So, fingers crossed, all these tips combined will improve your chances of getting that funding proposal accepted, but something else to think about is that some funding bodies will actually need candidates to give an oral presentation as part of their application. Anne-Marie Coriat from the Wellcome Trust said that these are actually a really great opportunity for a candidate to update the review panel on any work that has been done since the grant proposal was submitted.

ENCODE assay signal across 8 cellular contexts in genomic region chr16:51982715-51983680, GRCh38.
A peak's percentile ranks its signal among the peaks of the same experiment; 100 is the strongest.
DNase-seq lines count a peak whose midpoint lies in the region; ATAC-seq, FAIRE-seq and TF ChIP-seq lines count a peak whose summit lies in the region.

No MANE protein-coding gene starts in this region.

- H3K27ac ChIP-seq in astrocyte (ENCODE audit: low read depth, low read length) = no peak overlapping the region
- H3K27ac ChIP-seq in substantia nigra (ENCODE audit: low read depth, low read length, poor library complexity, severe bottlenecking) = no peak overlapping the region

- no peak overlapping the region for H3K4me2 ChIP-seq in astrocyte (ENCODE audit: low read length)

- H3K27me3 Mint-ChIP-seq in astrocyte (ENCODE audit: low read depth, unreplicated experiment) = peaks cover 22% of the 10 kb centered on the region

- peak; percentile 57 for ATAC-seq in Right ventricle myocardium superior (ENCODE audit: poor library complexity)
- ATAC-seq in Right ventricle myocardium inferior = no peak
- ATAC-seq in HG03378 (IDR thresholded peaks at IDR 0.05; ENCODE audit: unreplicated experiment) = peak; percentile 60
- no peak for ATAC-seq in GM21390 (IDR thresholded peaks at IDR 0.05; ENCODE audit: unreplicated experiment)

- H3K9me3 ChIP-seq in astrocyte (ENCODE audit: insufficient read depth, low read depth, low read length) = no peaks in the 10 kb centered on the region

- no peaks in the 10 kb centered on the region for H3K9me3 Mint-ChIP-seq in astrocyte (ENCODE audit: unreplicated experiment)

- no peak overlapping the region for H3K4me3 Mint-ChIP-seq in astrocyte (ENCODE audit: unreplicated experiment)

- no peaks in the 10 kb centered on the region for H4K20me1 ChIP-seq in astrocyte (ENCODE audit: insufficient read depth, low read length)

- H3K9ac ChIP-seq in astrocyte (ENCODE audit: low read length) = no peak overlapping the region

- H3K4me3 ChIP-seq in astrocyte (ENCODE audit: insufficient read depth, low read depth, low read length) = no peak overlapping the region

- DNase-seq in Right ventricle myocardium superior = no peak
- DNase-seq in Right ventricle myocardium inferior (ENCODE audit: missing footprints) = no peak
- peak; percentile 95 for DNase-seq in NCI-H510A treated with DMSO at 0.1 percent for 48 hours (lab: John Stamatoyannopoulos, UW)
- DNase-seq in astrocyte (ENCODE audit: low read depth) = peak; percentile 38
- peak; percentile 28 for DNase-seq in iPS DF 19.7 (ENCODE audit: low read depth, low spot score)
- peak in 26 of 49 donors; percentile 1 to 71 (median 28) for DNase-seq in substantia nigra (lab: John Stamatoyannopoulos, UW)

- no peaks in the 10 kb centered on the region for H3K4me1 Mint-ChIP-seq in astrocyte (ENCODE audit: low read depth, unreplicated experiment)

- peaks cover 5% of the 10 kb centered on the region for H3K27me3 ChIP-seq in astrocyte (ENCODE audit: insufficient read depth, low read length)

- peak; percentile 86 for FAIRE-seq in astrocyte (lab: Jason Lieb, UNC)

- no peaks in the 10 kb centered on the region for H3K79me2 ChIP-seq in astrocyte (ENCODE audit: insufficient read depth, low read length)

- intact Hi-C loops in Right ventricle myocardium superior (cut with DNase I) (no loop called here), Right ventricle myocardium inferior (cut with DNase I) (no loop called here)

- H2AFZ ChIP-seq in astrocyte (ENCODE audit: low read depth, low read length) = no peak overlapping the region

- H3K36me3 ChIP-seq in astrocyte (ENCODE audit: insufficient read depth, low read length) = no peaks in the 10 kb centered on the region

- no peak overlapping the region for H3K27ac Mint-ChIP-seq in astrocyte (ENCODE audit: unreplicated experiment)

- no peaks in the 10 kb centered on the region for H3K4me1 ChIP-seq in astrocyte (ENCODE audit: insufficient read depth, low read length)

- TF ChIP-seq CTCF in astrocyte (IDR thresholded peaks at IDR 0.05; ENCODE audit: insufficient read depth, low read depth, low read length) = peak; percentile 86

It can be 3-6 months before an interview takes place, especially if there’s a triage process involved. So, there is an opportunity to see fit and update, and then to also provide some of the richer narrative around the application that you weren’t able to put in either because the page limits were restrictive or because actually you hadn’t covered that when you were thinking about putting your application together. So again, the key for any interview process is know what you have flexibility to do and practice, and practice with people who are used to doing this themselves. So, often in the institutions you will have people who are on panels that do interviews themselves. There will be people on promotion panels, people who do all sorts of interviews. Very often, universities will have the chance for individuals coming for interview for a grant application to have mock panels. There are some lovely little resources on the internet – Medical Research Council have got one, as have others – where they show physically the process of an interview. So, get to know what your funder is after and what they’re offering you, and then the critical thing is practice, practice, practice. And think of the worst questions you could possibly be asked and try and answer them as succinctly as you can. If you’re given the opportunity to present a slide or more than one slide, make sure that it is clear and that it isn’t cluttered – the usual advice that you get – and if you’re given the opportunity to provide a bit of richness around the proposal, make sure that you tackle those, ‘I realise that stage x in my proposal will make or break the direction in which I travel’, ‘If it works this way then I will be fine, if it doesn’t then these are my back-up plans.’ So always anticipate the worst thing that might happen in your own research proposal, don’t wait for somebody else to tell you because then you’ll be on the backfoot. Try and anticipate where people might think your research could fail or could be derailed potentially, and think about how you might respond to that so that essentially what you’re doing is you’re giving a very clear view that you not only understand the field, you understand what others are doing globally and you know how the experimental approaches that you are proposing might work or might not, and what you might do if there’s a problem.